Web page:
Missouri’s New Texting and Driving Law

August 29, 2023
Missouri’s New Texting and Driving Law

What Does it Mean for You?

Missouri has a new law prohibiting drivers from manually typing, scrolling, or holding their cell phones while driving. The law was enacted on August 28, 2023, and applies to all drivers, regardless of age. This includes holding or supporting a phone with any part of the body, sending or reading text messages, watching videos, and posting or viewing social media. 

In addition, there are enhanced penalties for repeat offenders or if the violation occurs in a work or school zone. Penalties are also more severe should the violation lead to property damage, injury, or death. 

This is a significant change from the previous law, which only prohibited texting and driving for drivers under 21. The new law is designed to make Missouri’s roads safer by reducing the number of distracted driving accidents.

Known as secondary enforcement, law enforcement will issue a cell phone violation if it’s noticed while pulling you over for another infraction. 

What is distracted driving?

Distracted driving is any activity that takes your attention away from the road. This includes texting, talking on the phone, eating, drinking, adjusting the radio, and even talking to passengers. When you are distracted, you are more likely to make mistakes, such as drifting into another lane or running a red light.

How dangerous is distracted driving?

Distracted driving is a significant cause of accidents. According to the National Highway Traffic Safety Administration (NHTSA), distracted driving caused an estimated 3,522 deaths in 2021.

What are the implications of Missouri’s new texting and driving law for drivers?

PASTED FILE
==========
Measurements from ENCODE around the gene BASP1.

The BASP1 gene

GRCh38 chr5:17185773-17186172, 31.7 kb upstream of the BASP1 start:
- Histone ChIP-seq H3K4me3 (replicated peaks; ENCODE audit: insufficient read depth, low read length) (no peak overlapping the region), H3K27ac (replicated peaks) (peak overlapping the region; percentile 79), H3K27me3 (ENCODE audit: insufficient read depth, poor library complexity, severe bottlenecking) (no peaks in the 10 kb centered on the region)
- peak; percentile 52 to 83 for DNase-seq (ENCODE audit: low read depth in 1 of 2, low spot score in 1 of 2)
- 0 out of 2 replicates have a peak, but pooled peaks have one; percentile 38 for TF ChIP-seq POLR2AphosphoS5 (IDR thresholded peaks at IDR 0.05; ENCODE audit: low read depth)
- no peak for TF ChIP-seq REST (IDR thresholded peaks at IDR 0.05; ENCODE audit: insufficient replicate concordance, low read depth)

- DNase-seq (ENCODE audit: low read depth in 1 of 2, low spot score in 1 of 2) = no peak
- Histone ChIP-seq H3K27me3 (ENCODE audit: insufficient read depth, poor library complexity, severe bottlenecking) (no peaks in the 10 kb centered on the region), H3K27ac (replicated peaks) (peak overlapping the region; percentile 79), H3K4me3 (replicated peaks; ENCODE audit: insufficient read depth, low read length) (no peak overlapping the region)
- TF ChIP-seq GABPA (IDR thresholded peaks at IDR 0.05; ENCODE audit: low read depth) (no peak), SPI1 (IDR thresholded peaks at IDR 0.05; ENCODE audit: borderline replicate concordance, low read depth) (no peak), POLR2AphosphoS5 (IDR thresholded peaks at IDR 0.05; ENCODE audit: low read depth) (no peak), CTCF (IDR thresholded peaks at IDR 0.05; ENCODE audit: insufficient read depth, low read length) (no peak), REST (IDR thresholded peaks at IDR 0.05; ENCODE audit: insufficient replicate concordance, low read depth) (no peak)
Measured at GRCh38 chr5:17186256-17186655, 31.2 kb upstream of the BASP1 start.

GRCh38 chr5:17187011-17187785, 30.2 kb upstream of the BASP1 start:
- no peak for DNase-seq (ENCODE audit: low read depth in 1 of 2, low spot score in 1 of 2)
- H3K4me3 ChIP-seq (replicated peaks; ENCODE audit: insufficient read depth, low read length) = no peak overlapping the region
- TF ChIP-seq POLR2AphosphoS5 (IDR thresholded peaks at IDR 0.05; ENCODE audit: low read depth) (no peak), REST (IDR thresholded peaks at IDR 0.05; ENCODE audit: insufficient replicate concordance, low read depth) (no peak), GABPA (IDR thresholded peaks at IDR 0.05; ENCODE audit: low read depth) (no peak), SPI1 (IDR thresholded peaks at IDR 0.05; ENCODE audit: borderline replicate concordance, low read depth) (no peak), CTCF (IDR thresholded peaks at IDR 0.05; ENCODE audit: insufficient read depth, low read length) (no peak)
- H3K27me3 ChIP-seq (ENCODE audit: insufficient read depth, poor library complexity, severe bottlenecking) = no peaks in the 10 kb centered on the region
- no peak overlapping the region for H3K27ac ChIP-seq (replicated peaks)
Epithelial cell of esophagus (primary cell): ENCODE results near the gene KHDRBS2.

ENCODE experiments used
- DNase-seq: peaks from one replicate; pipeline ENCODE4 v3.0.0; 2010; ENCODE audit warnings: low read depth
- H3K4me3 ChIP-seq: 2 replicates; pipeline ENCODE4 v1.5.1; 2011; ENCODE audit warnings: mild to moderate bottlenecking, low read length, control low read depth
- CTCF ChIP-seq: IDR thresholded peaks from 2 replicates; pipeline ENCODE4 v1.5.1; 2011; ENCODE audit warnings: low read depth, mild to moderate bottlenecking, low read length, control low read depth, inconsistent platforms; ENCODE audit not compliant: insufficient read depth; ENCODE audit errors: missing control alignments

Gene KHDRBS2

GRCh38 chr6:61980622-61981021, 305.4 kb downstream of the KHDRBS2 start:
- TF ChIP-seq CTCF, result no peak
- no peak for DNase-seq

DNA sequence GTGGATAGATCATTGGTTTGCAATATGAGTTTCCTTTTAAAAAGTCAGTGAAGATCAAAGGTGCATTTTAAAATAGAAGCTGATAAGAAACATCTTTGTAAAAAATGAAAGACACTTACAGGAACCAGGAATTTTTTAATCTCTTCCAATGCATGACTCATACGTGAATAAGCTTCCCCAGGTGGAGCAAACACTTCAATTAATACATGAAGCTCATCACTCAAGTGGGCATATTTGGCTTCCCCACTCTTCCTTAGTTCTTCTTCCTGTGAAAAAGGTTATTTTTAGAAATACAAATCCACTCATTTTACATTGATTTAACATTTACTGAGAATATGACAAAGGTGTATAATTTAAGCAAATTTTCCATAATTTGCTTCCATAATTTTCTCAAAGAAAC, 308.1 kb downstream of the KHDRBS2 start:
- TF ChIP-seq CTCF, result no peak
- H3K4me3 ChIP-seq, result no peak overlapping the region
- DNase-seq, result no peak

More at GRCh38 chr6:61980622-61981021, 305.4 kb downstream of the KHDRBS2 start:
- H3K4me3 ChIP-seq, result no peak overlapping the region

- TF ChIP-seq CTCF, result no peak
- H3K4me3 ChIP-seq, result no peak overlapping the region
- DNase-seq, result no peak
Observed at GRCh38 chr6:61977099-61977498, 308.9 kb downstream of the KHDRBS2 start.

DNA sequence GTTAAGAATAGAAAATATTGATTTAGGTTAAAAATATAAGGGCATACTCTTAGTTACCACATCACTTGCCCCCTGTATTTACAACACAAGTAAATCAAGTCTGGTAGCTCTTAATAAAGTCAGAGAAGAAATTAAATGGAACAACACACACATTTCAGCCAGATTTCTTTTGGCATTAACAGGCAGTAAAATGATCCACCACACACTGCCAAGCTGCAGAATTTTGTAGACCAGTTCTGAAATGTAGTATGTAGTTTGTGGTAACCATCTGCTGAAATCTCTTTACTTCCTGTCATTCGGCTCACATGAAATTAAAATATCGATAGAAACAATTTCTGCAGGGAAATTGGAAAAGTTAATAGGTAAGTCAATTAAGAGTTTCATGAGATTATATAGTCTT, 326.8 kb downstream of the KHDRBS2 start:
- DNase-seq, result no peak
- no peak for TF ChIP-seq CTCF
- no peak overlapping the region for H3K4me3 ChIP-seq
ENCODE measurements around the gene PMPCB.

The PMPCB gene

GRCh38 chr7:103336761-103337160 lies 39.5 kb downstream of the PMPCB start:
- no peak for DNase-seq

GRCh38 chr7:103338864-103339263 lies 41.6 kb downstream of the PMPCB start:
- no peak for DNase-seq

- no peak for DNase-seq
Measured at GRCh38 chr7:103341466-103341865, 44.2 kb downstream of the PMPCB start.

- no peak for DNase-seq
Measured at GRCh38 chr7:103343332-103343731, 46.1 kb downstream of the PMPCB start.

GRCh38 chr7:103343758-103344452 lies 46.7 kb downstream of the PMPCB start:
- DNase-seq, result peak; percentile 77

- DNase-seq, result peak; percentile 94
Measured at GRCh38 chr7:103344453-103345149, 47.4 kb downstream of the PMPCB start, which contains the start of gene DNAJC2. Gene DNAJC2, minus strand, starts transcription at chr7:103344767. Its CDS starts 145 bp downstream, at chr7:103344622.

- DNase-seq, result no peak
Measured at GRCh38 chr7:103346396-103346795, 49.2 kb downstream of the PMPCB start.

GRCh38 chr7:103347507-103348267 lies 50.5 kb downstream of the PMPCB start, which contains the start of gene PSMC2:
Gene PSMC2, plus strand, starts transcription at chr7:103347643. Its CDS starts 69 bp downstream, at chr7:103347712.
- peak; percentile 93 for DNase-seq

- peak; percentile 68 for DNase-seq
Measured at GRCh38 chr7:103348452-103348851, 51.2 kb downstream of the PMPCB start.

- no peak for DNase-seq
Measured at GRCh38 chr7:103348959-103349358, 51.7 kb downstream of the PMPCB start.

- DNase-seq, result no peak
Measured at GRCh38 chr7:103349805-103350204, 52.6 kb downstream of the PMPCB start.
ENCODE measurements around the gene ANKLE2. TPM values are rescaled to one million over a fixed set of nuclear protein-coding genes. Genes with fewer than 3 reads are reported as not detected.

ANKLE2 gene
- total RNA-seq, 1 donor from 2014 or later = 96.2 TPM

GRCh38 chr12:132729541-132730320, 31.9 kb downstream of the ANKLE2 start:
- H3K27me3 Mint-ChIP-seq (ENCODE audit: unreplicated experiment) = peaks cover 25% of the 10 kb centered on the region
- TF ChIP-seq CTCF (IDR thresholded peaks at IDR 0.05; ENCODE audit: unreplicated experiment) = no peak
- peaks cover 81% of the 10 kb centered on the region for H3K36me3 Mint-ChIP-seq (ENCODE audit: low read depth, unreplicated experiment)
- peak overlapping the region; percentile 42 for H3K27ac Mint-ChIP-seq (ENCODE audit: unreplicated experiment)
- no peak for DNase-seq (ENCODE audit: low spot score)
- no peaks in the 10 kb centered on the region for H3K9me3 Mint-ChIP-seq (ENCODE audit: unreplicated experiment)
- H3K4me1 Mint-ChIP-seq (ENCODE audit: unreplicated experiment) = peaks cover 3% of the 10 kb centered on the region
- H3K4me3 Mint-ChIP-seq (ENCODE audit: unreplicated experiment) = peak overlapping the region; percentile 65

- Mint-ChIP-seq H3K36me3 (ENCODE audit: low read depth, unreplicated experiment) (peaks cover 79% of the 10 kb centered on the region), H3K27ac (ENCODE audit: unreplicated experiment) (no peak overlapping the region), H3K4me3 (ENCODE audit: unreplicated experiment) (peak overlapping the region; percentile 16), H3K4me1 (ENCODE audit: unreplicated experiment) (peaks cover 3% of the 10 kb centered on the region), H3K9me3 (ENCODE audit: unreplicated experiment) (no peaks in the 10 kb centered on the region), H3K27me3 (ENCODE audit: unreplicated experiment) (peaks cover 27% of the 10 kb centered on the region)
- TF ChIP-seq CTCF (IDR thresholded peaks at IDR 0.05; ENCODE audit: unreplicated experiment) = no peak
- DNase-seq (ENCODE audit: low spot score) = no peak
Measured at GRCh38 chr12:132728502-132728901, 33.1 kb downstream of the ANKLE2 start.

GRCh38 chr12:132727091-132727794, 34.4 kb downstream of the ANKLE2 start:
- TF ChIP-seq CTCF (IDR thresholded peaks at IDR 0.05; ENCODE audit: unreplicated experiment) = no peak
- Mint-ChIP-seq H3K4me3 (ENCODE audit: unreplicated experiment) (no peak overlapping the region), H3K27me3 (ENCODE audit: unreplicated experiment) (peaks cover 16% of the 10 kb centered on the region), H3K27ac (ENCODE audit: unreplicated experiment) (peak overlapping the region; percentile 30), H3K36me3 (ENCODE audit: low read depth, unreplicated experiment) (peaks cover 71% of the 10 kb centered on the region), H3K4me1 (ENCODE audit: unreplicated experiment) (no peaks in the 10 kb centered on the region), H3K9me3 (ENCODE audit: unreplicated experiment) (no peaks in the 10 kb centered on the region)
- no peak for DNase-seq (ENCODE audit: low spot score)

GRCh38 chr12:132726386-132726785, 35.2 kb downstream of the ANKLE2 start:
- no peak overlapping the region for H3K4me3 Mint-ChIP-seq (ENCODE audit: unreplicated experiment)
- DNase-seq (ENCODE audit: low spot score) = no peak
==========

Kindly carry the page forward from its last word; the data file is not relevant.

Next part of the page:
The new law has several implications for drivers in Missouri. Here are some of the most important ones:

  • Drivers can no longer manually type, scroll, or hold their cell phones while driving. This means they cannot text, send emails, or check social media while behind the wheel.
  • Drivers can use their phones hands-free for talking, navigating, or listening to music.
  • Drivers can use their phones if the police pull them over or are stopped in traffic.
  • Penalties don’t start until 2025. Drivers who violate the law will be subject to a fine of up to $150, which can increase to $500 for repeat convictions in two years. 

There are several things that drivers can do to avoid distracted driving. 

  • Put your phone away. The best way to avoid distracted driving is to put your phone away entirely. Pull over to a safe location if you need to use your phone.
  • Use hands-free devices. If you must use your phone while driving, use a hands-free device. This will allow you to keep your hands on the wheel and your eyes on the road.
  • Be aware of your surroundings. When you are driving, be mindful of your surroundings and avoid distractions. This includes eating, drinking, talking to passengers, and adjusting the radio.
  • Take breaks. Pull over and take a break if you are tired or distracted. Get out of the car, stretch, and walk around.

If you face charges related to driving while talking or texting on the phone, contact a criminal defense attorney to help you navigate the legal issues. You don’t have to deal with it alone. 


For personalized legal guidance, call our office at 417-882-9300 or submit this form to schedule a meeting with an attorney.

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